Federal Deposit Insurance Corp. examiners knew as early as 1997 of problems at Pacific Thrift and Loan and had requested that the bank fix them by mid-1998, more than a year before California regulators closed the bank, according to information obtained by American Banker.
State regulators closed the $118 million-asset bank on Nov. 19. FDIC liquidation experts blamed much of the projected $50 million cleanup cost on the bank's interest-only residuals, which are assets retained after the sale of securitized mortgages. Regulators contend these assets were overvalued and have little if any resale value.
One document shows, however, that FDIC examiners knew about the bank's asset problems far earlier than agency officials initially acknowledged - and missed key chances to rein it in early.
Initially, in an interview last week, FDIC supervision chief James L. Sexton said the agency first became concerned about Pacific's residuals during an April 1998 examination. Those concerns were translated into a December 1998 cease-and-desist order, which gave the subprime lender until June 30, 1999, to reduce its quantity of residuals and to obtain an independent analysis of its method for valuing them.
But a review of an annual report filed by the bank's holding company, PacificAmerica Money Centers Inc., shows the FDIC knew about the residuals problem in March 1997, when it performed a special exam to review the assets.
Moreover, the annual report reveals, the FDIC's December 1998 order was not the first time the bank had been given an ultimatum.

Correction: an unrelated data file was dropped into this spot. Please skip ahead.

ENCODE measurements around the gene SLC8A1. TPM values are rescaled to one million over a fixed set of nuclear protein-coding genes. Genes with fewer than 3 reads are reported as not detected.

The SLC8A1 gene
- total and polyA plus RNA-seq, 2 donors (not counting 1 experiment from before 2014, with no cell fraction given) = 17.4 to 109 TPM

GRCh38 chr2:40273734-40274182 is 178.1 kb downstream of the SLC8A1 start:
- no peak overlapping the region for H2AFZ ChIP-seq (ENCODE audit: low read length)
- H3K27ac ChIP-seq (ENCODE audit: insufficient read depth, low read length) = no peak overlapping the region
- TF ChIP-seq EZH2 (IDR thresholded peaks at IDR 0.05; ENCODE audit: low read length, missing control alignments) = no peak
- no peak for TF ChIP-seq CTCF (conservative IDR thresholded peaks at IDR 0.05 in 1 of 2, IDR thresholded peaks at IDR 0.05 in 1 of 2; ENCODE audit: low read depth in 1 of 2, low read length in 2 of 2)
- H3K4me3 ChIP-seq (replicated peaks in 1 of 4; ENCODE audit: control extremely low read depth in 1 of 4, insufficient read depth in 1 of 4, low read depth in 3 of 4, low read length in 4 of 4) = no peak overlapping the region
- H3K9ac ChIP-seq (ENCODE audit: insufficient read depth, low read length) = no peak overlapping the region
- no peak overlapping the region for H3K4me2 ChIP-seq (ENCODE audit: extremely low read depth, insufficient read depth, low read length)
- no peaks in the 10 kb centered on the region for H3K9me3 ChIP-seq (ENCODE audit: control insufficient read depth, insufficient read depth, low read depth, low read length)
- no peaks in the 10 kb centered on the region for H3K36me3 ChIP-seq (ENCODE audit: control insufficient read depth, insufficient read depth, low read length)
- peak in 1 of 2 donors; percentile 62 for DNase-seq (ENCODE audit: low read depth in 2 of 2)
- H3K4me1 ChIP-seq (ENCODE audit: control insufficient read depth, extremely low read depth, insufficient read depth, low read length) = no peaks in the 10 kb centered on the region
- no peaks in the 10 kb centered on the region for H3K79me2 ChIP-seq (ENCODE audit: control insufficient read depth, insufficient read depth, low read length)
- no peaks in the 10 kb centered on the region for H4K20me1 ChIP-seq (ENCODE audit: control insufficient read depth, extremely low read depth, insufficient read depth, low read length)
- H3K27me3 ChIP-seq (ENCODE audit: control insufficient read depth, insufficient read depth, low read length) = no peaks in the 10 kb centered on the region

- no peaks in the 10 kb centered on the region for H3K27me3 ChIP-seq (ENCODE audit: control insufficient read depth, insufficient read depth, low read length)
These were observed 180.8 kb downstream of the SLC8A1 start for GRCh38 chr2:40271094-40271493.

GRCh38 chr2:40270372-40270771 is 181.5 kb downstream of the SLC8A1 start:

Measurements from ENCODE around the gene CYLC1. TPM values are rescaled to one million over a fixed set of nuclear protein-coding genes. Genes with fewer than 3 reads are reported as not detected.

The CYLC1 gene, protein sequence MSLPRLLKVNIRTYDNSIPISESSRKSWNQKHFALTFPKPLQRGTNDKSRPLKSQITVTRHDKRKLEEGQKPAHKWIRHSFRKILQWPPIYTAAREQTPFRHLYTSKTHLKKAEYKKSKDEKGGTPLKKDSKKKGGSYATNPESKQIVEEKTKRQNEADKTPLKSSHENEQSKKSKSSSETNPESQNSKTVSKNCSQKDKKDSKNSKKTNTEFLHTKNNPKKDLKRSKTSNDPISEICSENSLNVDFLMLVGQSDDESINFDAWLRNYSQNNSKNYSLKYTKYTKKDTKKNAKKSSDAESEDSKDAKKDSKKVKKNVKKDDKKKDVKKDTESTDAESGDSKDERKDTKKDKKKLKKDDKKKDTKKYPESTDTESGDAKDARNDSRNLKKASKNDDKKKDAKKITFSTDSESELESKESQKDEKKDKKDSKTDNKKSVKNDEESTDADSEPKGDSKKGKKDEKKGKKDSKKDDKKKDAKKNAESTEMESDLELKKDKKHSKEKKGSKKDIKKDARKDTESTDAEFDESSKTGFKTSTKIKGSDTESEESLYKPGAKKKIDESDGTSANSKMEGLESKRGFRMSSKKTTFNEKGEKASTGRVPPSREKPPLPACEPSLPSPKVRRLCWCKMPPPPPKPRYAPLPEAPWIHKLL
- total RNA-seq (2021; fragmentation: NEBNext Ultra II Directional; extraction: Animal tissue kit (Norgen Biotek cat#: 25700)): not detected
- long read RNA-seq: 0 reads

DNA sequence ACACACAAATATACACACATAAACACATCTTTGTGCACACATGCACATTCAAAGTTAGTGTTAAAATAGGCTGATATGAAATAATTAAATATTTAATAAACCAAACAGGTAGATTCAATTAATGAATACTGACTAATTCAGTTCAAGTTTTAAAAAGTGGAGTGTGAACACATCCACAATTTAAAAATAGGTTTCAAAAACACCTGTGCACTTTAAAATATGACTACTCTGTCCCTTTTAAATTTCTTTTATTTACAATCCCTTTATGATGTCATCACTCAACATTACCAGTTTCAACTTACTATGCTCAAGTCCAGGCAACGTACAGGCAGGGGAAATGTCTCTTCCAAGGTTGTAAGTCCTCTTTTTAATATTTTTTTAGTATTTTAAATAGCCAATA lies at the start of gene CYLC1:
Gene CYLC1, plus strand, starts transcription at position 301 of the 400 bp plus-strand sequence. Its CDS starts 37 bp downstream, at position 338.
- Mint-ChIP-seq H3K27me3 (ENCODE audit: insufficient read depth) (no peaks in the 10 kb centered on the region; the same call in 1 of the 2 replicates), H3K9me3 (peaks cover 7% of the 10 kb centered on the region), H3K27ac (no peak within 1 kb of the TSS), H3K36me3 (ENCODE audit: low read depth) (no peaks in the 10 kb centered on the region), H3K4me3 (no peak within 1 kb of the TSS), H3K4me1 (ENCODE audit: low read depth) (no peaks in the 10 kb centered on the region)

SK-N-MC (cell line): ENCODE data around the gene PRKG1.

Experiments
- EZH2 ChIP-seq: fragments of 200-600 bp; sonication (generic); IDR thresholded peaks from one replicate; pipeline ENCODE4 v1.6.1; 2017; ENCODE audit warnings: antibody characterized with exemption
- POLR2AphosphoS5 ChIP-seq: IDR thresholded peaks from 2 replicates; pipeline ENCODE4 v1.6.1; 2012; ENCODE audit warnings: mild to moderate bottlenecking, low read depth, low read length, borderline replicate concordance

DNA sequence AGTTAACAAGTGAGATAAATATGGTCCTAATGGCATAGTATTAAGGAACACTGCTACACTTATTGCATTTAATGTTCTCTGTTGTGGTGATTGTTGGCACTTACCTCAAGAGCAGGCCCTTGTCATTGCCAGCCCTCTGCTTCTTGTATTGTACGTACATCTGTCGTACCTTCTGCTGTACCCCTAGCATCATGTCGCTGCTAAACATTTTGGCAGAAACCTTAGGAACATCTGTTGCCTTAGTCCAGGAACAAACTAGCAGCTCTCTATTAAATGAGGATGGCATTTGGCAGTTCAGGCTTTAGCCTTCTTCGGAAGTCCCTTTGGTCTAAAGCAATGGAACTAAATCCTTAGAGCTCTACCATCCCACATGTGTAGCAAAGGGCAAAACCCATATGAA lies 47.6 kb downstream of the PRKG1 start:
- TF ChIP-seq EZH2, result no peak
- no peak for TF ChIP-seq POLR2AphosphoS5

A confidential FDIC memorandum of understanding issued in February 1998 required the bank to reduce its residuals and obtain an independent analysis by June 7, 1998 - more than a year before the deadline first revealed by the FDIC.
When pressed to explain why they had not mentioned these earlier actions, FDIC officials in Washington said they had spoken before receiving a full report from regional examiners. But they continued to defend their examiners' actions.
"Regrettably, we responded to you too quickly. We just didn't have all our ducks lined up," Mr. Sexton said in a subsequent interview. "I think our regulatory record looks good." He said FDIC examiners were in almost constant contact with the bank's officials about the residuals after the March 1997 exam.
But the June 7, 1998, deadline passed without being satisfied. Pacific had failed to reduce its residuals to the required level, which would have been no more than 100% of total capital. The bank's independent analysis also fell short of expectations. Though the accounting firm it hired, Ernst & Young, did perform an analysis, the firm refused to turn over its model or work papers to the FDIC, citing proprietary rights.
In the ensuing months, Mr. Sexton said, the FDIC continued to work with the bank. But when it became clear that Pacific would not comply with the memorandum of understanding, which is not enforceable, the agency issued a cease-and-desist order.
The deadline given the bank for meeting the very same supervisory requirements was June 30, 1999.
By that time, the bank's ratio of residuals to capital had deteriorated. Meanwhile, Ernst & Young had finally turned over its work papers, but the FDIC concluded the firm's approach was unsatisfactory.
Not until October 1999 - two and a half years after first discovering the problem with Pacific's residuals - did the FDIC impose its own valuation method on the bank. Instantly, the bank was undercapitalized.
Mr. Sexton defended the agency's decision to wait and try to work things out with Pacific. He said the agency wanted to try to reach a mutual understanding with the bank before adopting the harsher tones of a cease-and-desist order. The FDIC had issued several to the bank in prior years.
He also defended the agency's decision to seek a third-party opinion, rather than impose the agency's own valuation formula on the bank.
Our formula "could be wrong," he said. "We don't do that for a living, and there are people that do."